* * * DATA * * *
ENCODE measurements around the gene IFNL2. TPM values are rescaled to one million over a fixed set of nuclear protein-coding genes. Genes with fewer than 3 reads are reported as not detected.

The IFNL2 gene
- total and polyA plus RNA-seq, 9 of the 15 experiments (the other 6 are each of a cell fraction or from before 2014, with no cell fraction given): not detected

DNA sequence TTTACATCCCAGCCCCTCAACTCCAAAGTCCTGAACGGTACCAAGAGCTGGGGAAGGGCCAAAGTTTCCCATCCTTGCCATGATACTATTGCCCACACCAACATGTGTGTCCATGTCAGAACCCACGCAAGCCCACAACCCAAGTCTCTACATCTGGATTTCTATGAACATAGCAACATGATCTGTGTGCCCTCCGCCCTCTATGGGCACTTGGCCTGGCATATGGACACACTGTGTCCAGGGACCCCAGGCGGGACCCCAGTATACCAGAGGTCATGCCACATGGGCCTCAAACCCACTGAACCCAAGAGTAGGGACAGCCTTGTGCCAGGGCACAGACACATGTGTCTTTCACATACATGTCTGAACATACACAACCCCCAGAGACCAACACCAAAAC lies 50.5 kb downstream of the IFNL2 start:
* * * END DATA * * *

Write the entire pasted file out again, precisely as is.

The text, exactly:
ENCODE measurements around the gene IFNL2. TPM values are rescaled to one million over a fixed set of nuclear protein-coding genes. Genes with fewer than 3 reads are reported as not detected.

The IFNL2 gene
- total and polyA plus RNA-seq, 9 of the 15 experiments (the other 6 are each of a cell fraction or from before 2014, with no cell fraction given): not detected

DNA sequence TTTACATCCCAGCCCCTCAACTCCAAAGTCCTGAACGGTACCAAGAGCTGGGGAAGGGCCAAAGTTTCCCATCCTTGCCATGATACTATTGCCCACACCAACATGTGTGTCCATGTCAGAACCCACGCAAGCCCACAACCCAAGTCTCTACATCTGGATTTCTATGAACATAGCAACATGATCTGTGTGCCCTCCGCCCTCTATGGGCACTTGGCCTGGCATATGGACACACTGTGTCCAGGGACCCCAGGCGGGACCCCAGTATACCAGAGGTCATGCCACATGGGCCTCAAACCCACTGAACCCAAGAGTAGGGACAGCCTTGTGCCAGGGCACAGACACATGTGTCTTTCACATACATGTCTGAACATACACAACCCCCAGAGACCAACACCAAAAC lies 50.5 kb downstream of the IFNL2 start: